C) Get a credit card (or use one that you already have) that allows you to contribute miles to multiple programs and top off your accounts. American Express has the Membership Rewards program, but better bets these days are Chase Sapphire and Barclay Arrival Plus, which have a more useful array of programs and offer more bonus earning opportunites. Also, they don’t levy a foreign transaction fee, which some Amex cards still annoyingly do.
With these cards you can transfer over just the points you need for a ticket, as I did last week with Delta to “buy” my wife a ticket to come with me to Montana later this year.
2. Game the Loyalty Systems 2: Leverage Your Spending
Once you have one or more of these cards, use them for as much of your spending as possible that you’re going to be able to pay off. Every dollar you spend each month on cable, internet, phone bills, gas, Uber/Lyft, or public transportation could be putting more points on your balance. Then there are all kinds of bonus earning opportunities from mileage malls, dining programs, and using the card for purchases at that airline or hotel chain. Add up what you spend in a typical year that you could put on a card and it’s probably enough to earn another flight or couple hotel nights.
Some people get rid of a card after a year or two because they mainly got it for the sign-up bonus. If you get lots of perks from your card though, like upgraded status or free checked bags, it’s usually worth it to keep paying the annual fee and rack up miles from your spending. I have cards for four airlines. This way I avoid the bag fees that put me in a bad mood and I never purchase a flight without earning bonus miles.
There may be spending discount promotions too. In three different countries I’ve gotten a night at a Holiday Inn or Holiday Inn Express where I wanted to go for just 5,000 points because the place was one their “points breaks” listings at a huge discount. I’ve gotten several Hilton rooms for 10,000 points. I once flew from Mexico to Peru and back for just 20,000 airline miles on United (actually flying on Avianca) because of a discounted miles promotion they were running for United Chase credit card holders.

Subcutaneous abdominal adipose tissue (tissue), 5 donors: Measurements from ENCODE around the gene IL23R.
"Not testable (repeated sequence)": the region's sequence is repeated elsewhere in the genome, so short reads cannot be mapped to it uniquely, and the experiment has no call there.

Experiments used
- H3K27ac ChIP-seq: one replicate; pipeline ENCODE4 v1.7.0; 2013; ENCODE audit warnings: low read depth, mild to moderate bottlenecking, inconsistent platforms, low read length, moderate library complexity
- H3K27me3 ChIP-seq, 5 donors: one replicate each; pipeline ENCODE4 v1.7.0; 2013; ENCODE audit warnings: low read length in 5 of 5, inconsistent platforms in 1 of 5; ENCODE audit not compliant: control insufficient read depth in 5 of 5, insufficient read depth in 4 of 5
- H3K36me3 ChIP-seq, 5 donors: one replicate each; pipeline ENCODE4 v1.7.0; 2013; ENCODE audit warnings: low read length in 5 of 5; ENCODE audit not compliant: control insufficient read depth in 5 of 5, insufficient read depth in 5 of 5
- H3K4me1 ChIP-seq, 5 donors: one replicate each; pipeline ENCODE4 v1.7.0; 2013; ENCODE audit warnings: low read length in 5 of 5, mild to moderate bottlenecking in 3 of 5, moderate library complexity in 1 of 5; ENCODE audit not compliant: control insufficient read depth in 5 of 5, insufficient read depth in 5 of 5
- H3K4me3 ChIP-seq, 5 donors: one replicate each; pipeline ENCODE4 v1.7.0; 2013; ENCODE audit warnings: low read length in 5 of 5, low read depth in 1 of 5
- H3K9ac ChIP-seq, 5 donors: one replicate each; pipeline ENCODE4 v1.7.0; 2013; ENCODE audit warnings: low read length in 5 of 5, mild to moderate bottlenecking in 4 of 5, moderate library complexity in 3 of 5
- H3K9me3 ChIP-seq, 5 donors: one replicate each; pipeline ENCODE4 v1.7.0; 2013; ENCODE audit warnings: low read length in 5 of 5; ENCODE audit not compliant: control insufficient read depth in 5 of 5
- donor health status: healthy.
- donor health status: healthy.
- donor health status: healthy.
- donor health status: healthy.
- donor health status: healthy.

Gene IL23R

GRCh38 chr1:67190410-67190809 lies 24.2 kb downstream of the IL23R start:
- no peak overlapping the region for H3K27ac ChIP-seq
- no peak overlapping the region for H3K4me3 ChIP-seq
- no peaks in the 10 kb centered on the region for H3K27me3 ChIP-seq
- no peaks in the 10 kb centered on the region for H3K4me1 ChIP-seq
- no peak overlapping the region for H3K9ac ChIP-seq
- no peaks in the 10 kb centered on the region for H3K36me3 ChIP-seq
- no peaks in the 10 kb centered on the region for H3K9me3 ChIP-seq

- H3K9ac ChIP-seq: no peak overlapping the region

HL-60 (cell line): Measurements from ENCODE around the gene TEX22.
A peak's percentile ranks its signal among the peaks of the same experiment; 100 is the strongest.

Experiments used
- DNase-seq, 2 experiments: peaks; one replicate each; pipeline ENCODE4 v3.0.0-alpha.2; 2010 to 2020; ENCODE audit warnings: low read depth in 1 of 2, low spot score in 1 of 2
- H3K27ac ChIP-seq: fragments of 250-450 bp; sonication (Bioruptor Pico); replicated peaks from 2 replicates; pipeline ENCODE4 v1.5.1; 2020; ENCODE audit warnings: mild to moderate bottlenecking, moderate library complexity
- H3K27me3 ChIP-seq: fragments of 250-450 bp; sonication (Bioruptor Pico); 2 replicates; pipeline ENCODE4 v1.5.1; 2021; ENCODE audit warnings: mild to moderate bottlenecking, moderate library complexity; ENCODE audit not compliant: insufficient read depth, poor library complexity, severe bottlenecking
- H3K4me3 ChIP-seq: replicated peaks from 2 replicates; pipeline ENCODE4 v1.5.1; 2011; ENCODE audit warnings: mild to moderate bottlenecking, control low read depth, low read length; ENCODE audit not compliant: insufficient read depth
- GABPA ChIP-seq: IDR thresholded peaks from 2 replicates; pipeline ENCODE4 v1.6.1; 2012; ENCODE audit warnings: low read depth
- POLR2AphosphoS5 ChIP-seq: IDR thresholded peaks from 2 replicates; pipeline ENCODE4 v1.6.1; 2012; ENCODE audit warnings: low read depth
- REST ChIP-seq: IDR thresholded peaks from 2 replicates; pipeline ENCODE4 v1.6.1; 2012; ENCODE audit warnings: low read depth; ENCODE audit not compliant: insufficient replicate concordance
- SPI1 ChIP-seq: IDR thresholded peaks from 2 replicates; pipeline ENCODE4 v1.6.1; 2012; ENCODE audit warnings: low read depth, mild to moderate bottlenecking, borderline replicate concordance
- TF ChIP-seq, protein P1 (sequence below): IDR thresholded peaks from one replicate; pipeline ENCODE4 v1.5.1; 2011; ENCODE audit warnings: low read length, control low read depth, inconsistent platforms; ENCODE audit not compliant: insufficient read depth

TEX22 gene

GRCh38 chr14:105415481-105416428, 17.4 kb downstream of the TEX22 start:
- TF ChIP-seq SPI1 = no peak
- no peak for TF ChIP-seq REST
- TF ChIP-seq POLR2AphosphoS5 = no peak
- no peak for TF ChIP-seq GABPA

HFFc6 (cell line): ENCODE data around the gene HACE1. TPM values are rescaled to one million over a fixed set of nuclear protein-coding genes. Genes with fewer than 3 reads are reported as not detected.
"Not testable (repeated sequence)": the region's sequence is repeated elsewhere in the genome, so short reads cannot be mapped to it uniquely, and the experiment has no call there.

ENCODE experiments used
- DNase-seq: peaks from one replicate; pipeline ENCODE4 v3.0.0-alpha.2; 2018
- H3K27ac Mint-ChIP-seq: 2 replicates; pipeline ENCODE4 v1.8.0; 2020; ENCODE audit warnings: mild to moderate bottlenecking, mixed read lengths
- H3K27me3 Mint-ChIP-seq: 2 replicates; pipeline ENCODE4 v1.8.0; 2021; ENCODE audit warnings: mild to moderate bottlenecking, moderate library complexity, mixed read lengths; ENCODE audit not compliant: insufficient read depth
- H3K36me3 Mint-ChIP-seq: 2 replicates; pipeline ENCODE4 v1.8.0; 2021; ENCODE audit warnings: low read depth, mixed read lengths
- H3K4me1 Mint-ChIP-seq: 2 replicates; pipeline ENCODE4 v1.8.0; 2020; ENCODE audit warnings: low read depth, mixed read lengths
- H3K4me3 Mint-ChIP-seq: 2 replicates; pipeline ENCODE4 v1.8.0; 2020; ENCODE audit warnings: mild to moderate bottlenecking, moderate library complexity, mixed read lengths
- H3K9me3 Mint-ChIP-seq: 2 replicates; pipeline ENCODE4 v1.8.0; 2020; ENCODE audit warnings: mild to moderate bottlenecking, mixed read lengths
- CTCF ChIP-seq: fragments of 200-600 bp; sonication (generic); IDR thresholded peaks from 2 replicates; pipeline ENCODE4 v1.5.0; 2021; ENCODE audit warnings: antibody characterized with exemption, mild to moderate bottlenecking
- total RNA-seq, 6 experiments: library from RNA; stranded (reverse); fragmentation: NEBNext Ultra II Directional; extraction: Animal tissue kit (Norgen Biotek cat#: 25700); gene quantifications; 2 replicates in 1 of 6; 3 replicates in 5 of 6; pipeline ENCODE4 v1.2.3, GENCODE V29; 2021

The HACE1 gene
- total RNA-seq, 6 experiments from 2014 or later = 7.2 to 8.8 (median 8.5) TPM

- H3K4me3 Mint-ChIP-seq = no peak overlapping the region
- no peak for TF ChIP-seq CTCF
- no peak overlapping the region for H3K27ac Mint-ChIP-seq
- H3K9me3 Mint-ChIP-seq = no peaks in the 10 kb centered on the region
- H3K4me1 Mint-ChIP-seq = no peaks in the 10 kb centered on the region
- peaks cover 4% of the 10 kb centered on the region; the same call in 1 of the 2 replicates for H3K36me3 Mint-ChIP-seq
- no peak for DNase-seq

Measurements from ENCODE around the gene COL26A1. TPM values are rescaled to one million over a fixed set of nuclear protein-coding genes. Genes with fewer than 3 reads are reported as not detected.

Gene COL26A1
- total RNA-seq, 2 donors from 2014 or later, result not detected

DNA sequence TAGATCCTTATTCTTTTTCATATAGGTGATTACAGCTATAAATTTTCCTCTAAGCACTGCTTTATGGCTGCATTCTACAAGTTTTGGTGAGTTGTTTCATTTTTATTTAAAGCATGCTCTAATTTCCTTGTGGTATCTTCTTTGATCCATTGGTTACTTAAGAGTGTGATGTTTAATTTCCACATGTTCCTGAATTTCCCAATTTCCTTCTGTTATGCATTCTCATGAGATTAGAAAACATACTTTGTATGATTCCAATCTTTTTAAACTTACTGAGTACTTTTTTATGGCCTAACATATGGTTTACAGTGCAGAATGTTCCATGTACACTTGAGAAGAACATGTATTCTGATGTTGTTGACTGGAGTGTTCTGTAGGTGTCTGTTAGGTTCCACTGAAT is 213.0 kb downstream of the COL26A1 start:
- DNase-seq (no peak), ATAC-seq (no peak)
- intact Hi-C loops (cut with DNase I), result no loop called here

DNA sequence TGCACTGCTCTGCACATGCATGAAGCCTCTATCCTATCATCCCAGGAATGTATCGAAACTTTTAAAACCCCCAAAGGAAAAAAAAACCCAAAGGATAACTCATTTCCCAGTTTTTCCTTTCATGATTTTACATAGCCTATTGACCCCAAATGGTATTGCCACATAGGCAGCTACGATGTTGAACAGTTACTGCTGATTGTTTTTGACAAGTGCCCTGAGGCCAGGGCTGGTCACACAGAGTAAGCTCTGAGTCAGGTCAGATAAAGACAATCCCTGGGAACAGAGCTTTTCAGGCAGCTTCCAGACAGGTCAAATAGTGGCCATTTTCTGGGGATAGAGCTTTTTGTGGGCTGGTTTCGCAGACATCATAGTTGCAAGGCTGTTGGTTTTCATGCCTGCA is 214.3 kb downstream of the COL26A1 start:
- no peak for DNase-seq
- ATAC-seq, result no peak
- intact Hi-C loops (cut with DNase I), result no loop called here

3. Be Spontaneous With Your Travel
Sometimes taking advantage of these great deals means doing things in the opposite order of most people. Instead of deciding where to go and then figuring out how to jam that place into your budget, save the destination choice for last. If you can use miles and hotel points in Place D but not in A, B, or C, then go directly to D!
Or use a site that specializes in last-minute deals and just see what pops up. Examples in all budget ranges include LuxuryLink, Groupon, Jetsetter, Hotwire, CheapCaribbean.com, and now most of the big online travel agents like Priceline.
Or throw it wide open: go to Google Flights, put in your home airport, and see what comes up. If you’re thinking you can’t get a summer vacation deal from NYC, think again. You just need to be flexible. Granted, I only found one flight under $600 to Europe then (Madrid), but there are plenty of deals in this hemisphere in mid-June for a week:
Go check from your own city, but here are the round-trip price highlights from that screen shot above: Atlanta $135, Miami $207, Mexico City $309. If I could fit it on here, you’d see some South America destinations for less than $500 and some Canadian ones less than $200.
You can do something similar with the Skyscanner app or website, just putting in your home airport and picking “anywhere” for the destination. Haven’t heard of the place before? So what. You can learn most everything you need to know about it in one day online, or just buy a guidebook right before you take off and read it on the plane. You’ll probably have a better time than you did on any previous long-planned vacation because there were fun surprises.